Child Care Subsidies
Child care subsidies make quality child care more affordable, support the healthy development of children, and help low-income parents access the child care they need to go to work or to school to support their families. CLASP develops and promotes child care subsidy policies that expand access to assistance for low-income families, improve the quality of child care across settings, and help child care providers access the supports they need to provide high-quality care. We analyze state and national child care subsidy data to help advocates and policymakers better understand state policies and make the case for effective policies. For state child care assistance fact sheets, go to In the States.
Aug 2, 2016 | PERMALINK »
California Child Care Proposals Promote Economic Stability
This month, California policymakers have an opportunity to realize the promise of the new federal child care law by enacting Assembly Bill 2150 (AB 2150). The state bill, which was passed unanimously by the California Assembly and Senate Policy Education Committee, would strengthen child care assistance programs by supporting providers, improving stability for parents, and enhancing continuity of care for children. The next step is an August hearing before the Senate Appropriations Committee.
California’s bill would implement key provisions in the reauthorized federal Child Care and Development Block Grant (CCDBG), including a simplified eligibility process and improved stability of payments to providers. The goal is to make it easier for families to get and maintain assistance while also promoting the health, safety, and quality of child care.
AB 2150 comes on the heels of another state victory. The FY 2017 budget, signed into law by Governor Jerry Brown in July, repealed California’s Maximum Family Grant (MFG), a “family cap” policy that limited cash benefits for many low-income families. The budget also included $145 million in new early childhood investments, which will primarily be used to increase provider payment rates for subsidized child care. This is the first significant rate increase in years and will allow families to access a greater share of the child care market. Low payment rates make it financially unviable for providers to offer services for children receiving subsidies; as a result, families are limited in their child care options and many providers can’t afford to invest in quality or provide staff a livable wage.
The budget’s investment in payment rates is an important step in stabilizing California’s supply of child care as well as supporting those who provide it. However, additional funding and policy changes are needed to continue to improve the system.
AB 2150 would leverage key elements of the new federal CCDBG law to further improve financial stability for families and providers. For example, CCDBG now requires a minimum of 12 months’ eligibility (regardless of temporary changes in family income). In addition to providing continuity of care for low-income families, 12-month eligibility makes revenue more predictable for providers.
Beyond implementing these CCDBG provisions, AB 2150 would increase the income level at which families qualify for child care assistance by requiring that current census data be used to calculate eligibility. Further, the bill would allow families to remain eligible for child care assistance as their incomes increase up to 85 percent of current State Median Income (SMI), the federal income eligibility limit.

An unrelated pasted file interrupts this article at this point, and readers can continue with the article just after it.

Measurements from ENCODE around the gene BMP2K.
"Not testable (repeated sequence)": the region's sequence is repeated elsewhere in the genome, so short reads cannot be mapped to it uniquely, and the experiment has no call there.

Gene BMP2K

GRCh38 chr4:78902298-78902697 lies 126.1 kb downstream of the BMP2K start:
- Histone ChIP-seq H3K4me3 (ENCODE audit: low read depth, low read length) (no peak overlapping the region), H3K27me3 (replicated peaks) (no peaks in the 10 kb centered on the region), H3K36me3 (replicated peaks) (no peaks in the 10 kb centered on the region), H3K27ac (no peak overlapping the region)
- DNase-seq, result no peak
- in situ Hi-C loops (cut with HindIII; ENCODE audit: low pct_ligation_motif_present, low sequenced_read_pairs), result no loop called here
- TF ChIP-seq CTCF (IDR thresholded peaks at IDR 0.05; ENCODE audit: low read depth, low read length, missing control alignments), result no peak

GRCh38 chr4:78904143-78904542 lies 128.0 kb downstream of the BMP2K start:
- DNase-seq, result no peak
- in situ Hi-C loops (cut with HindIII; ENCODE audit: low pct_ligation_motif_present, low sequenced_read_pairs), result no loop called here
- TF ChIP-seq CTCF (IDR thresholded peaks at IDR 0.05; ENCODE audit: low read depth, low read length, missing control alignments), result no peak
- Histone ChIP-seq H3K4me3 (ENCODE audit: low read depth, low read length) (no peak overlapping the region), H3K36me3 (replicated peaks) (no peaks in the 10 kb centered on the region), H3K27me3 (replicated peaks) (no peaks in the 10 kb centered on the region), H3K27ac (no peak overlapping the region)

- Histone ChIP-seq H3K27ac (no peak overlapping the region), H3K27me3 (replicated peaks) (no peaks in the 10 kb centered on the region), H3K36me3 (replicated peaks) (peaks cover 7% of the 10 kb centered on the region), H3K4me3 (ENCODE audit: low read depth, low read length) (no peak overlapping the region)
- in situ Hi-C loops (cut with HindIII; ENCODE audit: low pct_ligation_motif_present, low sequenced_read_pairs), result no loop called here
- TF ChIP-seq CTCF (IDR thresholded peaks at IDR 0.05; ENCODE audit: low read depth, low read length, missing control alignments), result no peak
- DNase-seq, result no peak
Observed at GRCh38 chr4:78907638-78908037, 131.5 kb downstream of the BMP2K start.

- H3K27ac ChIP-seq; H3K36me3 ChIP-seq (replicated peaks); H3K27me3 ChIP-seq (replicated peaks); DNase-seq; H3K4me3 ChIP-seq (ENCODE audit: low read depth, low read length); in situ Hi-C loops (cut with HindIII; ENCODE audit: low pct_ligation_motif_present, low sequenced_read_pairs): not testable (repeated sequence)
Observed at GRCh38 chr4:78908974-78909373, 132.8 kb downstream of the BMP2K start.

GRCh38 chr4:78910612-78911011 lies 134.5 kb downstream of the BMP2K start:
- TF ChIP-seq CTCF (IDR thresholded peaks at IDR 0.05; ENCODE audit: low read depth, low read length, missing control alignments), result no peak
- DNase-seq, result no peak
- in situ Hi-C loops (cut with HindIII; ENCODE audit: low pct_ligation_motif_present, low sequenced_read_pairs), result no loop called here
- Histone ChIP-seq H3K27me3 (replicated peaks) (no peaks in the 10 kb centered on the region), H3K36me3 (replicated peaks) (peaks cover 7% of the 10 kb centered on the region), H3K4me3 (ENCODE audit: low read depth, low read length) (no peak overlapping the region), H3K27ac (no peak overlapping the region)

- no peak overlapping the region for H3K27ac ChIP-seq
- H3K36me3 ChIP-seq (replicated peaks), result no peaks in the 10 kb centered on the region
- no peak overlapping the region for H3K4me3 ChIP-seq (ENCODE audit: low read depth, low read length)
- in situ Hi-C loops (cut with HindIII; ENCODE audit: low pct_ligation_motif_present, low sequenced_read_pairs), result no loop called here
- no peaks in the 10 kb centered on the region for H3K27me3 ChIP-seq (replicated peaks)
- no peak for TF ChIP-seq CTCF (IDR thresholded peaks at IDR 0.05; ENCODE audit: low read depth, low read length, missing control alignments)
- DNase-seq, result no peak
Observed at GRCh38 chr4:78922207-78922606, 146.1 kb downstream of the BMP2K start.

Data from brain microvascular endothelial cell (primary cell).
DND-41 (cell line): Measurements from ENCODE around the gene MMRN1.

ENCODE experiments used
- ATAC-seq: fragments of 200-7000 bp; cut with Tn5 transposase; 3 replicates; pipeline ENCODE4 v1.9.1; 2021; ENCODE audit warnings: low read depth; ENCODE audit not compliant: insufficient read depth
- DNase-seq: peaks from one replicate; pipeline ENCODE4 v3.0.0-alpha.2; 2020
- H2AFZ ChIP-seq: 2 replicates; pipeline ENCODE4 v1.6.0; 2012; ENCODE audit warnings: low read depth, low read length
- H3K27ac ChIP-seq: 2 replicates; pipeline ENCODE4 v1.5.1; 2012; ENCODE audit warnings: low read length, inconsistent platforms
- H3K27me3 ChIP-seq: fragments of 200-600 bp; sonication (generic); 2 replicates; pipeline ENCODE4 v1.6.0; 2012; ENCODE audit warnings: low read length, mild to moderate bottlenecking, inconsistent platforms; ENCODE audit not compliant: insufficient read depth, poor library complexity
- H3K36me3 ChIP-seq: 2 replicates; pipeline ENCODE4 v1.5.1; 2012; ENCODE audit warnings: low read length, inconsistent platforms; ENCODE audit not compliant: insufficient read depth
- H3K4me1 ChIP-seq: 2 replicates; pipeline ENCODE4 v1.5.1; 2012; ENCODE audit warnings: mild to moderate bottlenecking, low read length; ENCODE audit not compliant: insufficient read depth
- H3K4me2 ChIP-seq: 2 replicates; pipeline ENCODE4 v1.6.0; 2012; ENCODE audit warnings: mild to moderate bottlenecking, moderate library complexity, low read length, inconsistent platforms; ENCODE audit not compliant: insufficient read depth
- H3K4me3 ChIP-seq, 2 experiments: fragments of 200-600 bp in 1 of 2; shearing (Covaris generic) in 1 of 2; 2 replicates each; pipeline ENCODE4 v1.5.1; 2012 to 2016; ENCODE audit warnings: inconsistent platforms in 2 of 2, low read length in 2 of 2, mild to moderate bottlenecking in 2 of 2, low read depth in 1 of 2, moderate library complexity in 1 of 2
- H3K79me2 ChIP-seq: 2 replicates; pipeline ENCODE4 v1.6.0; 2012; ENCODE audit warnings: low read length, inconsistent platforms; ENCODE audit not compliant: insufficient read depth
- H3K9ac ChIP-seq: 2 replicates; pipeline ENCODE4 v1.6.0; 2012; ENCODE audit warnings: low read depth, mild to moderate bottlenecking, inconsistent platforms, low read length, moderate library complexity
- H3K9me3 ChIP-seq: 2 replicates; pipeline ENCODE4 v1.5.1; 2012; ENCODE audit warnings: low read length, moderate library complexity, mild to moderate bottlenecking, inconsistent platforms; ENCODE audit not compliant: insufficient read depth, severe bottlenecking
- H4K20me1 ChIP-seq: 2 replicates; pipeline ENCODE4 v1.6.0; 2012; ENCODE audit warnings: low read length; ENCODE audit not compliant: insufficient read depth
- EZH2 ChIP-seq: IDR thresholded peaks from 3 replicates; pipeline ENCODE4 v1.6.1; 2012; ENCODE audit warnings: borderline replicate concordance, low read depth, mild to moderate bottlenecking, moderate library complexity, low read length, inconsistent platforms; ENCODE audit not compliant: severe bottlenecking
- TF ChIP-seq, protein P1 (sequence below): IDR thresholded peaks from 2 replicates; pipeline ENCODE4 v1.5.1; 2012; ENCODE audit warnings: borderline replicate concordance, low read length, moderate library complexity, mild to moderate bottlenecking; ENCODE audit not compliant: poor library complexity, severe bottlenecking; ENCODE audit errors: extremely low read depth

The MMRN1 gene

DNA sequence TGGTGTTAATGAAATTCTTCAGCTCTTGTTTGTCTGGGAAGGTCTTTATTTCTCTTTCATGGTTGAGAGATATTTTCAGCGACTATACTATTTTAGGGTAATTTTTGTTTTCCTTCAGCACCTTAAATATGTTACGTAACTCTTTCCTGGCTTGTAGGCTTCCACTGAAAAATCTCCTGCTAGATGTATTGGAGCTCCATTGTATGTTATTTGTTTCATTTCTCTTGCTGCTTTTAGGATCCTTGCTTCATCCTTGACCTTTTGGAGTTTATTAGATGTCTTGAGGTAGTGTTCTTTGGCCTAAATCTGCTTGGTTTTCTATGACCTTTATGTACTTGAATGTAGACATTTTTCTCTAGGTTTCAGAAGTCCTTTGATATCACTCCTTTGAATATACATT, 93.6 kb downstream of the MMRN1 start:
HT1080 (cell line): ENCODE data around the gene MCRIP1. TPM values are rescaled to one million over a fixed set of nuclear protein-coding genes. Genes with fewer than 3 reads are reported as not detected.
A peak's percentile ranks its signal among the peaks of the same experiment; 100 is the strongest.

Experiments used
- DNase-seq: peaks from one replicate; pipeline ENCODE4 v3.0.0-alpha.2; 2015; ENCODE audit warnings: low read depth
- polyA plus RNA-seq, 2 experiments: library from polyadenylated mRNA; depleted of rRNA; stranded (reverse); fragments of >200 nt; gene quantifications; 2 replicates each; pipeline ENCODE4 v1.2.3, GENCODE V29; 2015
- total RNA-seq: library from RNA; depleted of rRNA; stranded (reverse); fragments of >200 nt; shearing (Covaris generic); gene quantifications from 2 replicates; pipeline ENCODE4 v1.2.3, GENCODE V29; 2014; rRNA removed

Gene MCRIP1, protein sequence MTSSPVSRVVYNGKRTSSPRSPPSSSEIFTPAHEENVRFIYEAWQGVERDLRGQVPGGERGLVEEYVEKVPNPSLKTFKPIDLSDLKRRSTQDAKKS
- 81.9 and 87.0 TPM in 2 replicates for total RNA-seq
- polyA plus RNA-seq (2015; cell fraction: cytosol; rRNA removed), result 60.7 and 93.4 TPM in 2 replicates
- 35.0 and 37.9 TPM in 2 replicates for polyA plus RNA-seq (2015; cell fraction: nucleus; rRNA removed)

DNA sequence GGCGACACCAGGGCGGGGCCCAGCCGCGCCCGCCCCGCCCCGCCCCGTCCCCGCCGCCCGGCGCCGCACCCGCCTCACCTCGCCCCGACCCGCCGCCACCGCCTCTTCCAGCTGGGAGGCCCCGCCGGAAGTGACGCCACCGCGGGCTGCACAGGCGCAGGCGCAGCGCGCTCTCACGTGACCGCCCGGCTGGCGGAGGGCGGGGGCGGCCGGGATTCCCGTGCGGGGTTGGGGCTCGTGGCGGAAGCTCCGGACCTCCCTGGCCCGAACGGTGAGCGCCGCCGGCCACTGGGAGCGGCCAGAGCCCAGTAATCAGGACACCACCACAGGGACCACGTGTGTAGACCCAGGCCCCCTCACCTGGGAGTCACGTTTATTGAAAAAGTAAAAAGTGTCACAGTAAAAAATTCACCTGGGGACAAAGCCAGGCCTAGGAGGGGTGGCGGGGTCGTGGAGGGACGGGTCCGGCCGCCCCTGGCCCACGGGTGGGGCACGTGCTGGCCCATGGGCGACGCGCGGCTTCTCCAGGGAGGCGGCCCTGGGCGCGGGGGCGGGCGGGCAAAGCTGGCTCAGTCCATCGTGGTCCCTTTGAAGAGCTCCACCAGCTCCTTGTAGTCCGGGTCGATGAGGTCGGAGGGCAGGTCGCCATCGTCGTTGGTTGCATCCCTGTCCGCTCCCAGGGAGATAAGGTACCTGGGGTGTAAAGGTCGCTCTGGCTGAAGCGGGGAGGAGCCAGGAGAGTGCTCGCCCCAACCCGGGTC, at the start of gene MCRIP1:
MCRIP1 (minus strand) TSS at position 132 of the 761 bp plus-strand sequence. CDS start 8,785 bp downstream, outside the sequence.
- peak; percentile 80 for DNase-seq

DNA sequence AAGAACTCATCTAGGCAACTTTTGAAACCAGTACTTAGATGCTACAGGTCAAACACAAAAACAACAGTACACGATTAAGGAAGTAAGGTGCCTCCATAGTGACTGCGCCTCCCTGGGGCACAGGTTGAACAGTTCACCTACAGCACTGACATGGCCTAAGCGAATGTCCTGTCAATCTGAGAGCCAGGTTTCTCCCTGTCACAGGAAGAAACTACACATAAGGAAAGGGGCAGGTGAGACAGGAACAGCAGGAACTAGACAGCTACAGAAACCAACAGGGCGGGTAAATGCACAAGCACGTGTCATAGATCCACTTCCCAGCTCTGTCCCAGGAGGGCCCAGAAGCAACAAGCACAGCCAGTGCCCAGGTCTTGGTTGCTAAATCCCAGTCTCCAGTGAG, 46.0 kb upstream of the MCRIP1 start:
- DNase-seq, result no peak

Taken in combination, these measures would go a long way toward strengthening California’s child care system, as the state suggested in its plan to federal regulators. That plan, which the Administration for Children and Families has conditionally approved, cites AB 2150 as the legislative vehicle for ensuring compliance with many provisions in the new federal law.
CLASP is encouraged by California’s efforts to expand and improve child care services for low-income children. The sheer number of needy families— combined with a massive, complex child care system—will make it challenging to implement the new federal law, especially as it relates to cost. However, California stakeholders and policymakers have begun to rise to the challenge. Now, it falls on Governor Brown and the California Senate to make AB 2150 law and improve access to quality, affordable child care for low-income working families.
- Hannah Matthews and Christina Walker | Apr 12, 2016 Child Care Assistance Spending and Participation in 2014
- Stephanie Schmit and Christina Walker | Feb 17, 2016 Disparate Access: Head Start and CCDBG Data by Race and Ethnicity
- Dec 04, 2015 TANF Spending on Child Care Up Slightly in 2014
- Jun 09, 2015 Implementing the Child Care and Development Block Grant Reauthorization: State by State Fact Sheets
- HANNAH MATTHEWS (CLASP), KAREN SCHULMAN (NWLC), JULIE VOGTMAN (NWLC), CHRISTINE JOHNSON-STAUB (CLASP), AND HELEN BLANK (NWLC) | Apr 01, 2015 Implementing the Child Care and Development Block Grant Reauthorization: A Guide for States
- CLASP | Aug 16, 2016 2013-2014 Bi-Annual Report
- Christine Johnson-Staub & Hannah Matthews | Aug 02, 2016 California Child Care Proposals Promote Economic Stability
- Jun 14, 2016 Federal Report: Child Care Workers in 32 States Earn Wages below Poverty Level—and Significantly Less than Head Start, Preschool, and Kindergarten Teachers
- Olivia Golden | May 24, 2016 Moving America’s Families Forward: Setting Priorities for Reducing Poverty and Expanding Opportunity
- Mar 29, 2016 Child Care Assistance Spending and Participation in 2014